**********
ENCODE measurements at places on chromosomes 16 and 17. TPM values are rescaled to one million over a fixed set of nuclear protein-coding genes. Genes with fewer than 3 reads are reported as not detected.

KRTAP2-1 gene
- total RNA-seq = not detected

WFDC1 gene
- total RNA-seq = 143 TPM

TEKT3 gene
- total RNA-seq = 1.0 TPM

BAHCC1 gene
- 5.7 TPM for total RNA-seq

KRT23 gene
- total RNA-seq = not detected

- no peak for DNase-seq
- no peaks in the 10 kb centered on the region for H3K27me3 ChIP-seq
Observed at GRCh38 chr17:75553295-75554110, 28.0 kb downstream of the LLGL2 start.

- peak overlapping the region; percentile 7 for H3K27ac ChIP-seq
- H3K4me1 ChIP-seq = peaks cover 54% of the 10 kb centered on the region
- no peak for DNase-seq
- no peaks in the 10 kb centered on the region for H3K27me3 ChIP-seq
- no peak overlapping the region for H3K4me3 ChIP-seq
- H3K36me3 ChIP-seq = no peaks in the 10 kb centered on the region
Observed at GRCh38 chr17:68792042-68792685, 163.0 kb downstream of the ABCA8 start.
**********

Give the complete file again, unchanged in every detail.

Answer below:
ENCODE measurements at places on chromosomes 16 and 17. TPM values are rescaled to one million over a fixed set of nuclear protein-coding genes. Genes with fewer than 3 reads are reported as not detected.

KRTAP2-1 gene
- total RNA-seq = not detected

WFDC1 gene
- total RNA-seq = 143 TPM

TEKT3 gene
- total RNA-seq = 1.0 TPM

BAHCC1 gene
- 5.7 TPM for total RNA-seq

KRT23 gene
- total RNA-seq = not detected

- no peak for DNase-seq
- no peaks in the 10 kb centered on the region for H3K27me3 ChIP-seq
Observed at GRCh38 chr17:75553295-75554110, 28.0 kb downstream of the LLGL2 start.

- peak overlapping the region; percentile 7 for H3K27ac ChIP-seq
- H3K4me1 ChIP-seq = peaks cover 54% of the 10 kb centered on the region
- no peak for DNase-seq
- no peaks in the 10 kb centered on the region for H3K27me3 ChIP-seq
- no peak overlapping the region for H3K4me3 ChIP-seq
- H3K36me3 ChIP-seq = no peaks in the 10 kb centered on the region
Observed at GRCh38 chr17:68792042-68792685, 163.0 kb downstream of the ABCA8 start.